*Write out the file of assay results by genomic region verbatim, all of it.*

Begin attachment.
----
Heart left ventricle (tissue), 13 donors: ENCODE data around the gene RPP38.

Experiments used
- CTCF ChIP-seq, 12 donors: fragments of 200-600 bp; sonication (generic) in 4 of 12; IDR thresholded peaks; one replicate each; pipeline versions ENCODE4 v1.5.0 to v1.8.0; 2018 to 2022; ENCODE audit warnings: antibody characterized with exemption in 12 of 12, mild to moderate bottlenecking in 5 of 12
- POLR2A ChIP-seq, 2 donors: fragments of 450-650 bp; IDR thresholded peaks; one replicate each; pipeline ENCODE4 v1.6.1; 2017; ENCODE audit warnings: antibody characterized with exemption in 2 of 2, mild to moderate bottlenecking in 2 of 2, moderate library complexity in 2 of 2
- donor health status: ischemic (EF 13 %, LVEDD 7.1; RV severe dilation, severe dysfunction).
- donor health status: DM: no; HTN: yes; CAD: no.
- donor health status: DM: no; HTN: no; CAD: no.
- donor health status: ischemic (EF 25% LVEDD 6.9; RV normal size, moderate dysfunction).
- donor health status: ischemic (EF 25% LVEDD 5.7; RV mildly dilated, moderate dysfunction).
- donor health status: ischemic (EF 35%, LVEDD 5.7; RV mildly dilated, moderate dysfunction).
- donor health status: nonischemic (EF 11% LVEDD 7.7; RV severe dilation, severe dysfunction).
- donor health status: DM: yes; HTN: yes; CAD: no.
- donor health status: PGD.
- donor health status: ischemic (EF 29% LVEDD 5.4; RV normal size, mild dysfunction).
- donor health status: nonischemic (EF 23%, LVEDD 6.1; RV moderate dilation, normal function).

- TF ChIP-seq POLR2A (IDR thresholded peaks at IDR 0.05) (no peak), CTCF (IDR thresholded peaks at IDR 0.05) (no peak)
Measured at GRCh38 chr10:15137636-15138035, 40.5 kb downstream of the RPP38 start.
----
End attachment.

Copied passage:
Heart left ventricle (tissue), 13 donors: ENCODE data around the gene RPP38.

Experiments used
- CTCF ChIP-seq, 12 donors: fragments of 200-600 bp; sonication (generic) in 4 of 12; IDR thresholded peaks; one replicate each; pipeline versions ENCODE4 v1.5.0 to v1.8.0; 2018 to 2022; ENCODE audit warnings: antibody characterized with exemption in 12 of 12, mild to moderate bottlenecking in 5 of 12
- POLR2A ChIP-seq, 2 donors: fragments of 450-650 bp; IDR thresholded peaks; one replicate each; pipeline ENCODE4 v1.6.1; 2017; ENCODE audit warnings: antibody characterized with exemption in 2 of 2, mild to moderate bottlenecking in 2 of 2, moderate library complexity in 2 of 2
- donor health status: ischemic (EF 13 %, LVEDD 7.1; RV severe dilation, severe dysfunction).
- donor health status: DM: no; HTN: yes; CAD: no.
- donor health status: DM: no; HTN: no; CAD: no.
- donor health status: ischemic (EF 25% LVEDD 6.9; RV normal size, moderate dysfunction).
- donor health status: ischemic (EF 25% LVEDD 5.7; RV mildly dilated, moderate dysfunction).
- donor health status: ischemic (EF 35%, LVEDD 5.7; RV mildly dilated, moderate dysfunction).
- donor health status: nonischemic (EF 11% LVEDD 7.7; RV severe dilation, severe dysfunction).
- donor health status: DM: yes; HTN: yes; CAD: no.
- donor health status: PGD.
- donor health status: ischemic (EF 29% LVEDD 5.4; RV normal size, mild dysfunction).
- donor health status: nonischemic (EF 23%, LVEDD 6.1; RV moderate dilation, normal function).

- TF ChIP-seq POLR2A (IDR thresholded peaks at IDR 0.05) (no peak), CTCF (IDR thresholded peaks at IDR 0.05) (no peak)
Measured at GRCh38 chr10:15137636-15138035, 40.5 kb downstream of the RPP38 start.